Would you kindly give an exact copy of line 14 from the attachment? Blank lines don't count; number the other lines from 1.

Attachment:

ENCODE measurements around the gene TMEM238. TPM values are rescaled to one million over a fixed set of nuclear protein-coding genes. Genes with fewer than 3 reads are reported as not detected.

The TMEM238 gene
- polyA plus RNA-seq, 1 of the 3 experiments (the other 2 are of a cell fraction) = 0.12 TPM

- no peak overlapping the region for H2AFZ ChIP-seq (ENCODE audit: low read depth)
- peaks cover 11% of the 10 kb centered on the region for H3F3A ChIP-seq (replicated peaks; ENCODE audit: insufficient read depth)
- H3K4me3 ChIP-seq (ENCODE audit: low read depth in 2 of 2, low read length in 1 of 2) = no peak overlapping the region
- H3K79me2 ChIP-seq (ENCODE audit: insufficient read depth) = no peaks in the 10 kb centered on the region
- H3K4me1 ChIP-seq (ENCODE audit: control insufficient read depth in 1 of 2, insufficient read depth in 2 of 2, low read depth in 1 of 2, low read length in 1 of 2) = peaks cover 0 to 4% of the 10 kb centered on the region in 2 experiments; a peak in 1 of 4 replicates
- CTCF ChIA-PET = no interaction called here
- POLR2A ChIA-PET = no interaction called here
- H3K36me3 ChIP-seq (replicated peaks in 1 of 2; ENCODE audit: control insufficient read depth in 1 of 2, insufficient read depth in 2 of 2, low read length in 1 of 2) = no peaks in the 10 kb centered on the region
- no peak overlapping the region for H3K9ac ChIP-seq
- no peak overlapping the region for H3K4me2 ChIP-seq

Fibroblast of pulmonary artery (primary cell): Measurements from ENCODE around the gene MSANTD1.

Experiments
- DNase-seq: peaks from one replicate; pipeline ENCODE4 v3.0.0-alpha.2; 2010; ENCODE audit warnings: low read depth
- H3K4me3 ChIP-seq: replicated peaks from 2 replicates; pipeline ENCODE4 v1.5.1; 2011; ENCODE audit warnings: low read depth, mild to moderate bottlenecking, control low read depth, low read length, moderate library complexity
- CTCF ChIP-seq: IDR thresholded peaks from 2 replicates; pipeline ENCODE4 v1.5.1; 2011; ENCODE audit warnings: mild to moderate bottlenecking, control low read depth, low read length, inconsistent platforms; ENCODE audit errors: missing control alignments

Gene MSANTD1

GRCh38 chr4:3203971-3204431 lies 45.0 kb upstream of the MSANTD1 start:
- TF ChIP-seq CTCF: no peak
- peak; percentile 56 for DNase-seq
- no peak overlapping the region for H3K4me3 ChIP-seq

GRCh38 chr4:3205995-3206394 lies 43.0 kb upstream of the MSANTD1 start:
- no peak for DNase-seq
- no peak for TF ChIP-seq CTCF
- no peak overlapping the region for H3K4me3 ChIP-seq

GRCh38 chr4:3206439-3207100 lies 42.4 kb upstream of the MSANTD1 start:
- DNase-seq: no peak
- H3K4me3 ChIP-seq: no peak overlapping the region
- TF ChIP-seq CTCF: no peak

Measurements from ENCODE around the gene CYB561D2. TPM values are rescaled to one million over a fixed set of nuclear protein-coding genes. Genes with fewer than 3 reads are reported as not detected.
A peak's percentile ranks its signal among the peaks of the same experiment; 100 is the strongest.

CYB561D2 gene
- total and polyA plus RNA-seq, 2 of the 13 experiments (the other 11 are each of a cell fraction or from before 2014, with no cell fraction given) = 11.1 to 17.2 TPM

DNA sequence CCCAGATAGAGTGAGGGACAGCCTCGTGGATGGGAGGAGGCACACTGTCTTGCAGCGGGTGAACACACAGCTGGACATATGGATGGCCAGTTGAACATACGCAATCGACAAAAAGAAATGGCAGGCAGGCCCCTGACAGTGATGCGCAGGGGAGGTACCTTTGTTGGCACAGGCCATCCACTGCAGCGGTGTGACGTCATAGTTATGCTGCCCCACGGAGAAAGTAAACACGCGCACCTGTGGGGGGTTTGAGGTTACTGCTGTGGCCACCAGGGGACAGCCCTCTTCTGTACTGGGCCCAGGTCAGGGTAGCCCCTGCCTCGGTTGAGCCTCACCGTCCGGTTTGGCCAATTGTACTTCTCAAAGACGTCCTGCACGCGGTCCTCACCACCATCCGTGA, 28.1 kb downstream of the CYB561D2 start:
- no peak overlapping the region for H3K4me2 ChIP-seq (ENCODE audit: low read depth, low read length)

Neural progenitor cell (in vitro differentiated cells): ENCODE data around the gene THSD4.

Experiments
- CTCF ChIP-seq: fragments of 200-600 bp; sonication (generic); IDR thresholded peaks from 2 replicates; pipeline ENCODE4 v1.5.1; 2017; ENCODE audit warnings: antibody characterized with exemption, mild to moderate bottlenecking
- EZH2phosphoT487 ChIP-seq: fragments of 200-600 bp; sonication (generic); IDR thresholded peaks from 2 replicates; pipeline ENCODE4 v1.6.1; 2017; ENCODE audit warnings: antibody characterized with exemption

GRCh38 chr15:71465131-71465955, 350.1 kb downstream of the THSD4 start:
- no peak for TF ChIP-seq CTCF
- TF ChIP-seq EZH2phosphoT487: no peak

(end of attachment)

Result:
Fibroblast of pulmonary artery (primary cell): Measurements from ENCODE around the gene MSANTD1.